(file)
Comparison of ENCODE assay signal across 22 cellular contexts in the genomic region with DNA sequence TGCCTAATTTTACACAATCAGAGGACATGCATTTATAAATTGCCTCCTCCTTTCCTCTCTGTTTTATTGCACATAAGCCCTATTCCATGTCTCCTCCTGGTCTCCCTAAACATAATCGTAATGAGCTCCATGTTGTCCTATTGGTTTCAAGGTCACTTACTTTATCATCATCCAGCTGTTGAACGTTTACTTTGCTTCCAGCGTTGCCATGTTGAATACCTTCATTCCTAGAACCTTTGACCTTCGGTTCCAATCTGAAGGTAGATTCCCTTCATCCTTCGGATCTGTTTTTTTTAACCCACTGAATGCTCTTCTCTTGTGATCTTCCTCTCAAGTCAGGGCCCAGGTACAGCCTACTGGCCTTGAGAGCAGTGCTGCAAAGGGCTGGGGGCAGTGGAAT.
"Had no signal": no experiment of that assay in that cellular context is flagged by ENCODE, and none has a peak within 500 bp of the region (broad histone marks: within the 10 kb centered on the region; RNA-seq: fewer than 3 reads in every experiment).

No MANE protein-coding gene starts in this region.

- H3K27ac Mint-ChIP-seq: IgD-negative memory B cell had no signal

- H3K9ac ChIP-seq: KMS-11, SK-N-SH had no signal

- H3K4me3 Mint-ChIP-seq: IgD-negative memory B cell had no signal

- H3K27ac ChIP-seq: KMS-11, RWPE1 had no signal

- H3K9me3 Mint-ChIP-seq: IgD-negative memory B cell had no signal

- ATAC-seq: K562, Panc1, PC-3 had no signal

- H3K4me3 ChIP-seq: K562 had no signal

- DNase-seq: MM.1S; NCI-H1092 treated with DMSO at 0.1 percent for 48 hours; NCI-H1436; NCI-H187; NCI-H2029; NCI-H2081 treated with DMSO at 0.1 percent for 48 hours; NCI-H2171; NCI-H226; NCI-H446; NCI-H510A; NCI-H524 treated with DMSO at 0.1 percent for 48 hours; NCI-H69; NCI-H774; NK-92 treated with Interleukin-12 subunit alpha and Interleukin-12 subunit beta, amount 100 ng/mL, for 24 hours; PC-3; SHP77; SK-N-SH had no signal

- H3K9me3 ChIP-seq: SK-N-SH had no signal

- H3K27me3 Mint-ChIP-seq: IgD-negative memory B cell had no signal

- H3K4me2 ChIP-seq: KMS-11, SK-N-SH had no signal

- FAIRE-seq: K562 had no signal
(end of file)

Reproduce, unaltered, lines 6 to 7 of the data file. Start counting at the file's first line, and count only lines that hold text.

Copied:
- H3K4me3 Mint-ChIP-seq: IgD-negative memory B cell had no signal

- H3K27ac ChIP-seq: KMS-11, RWPE1 had no signal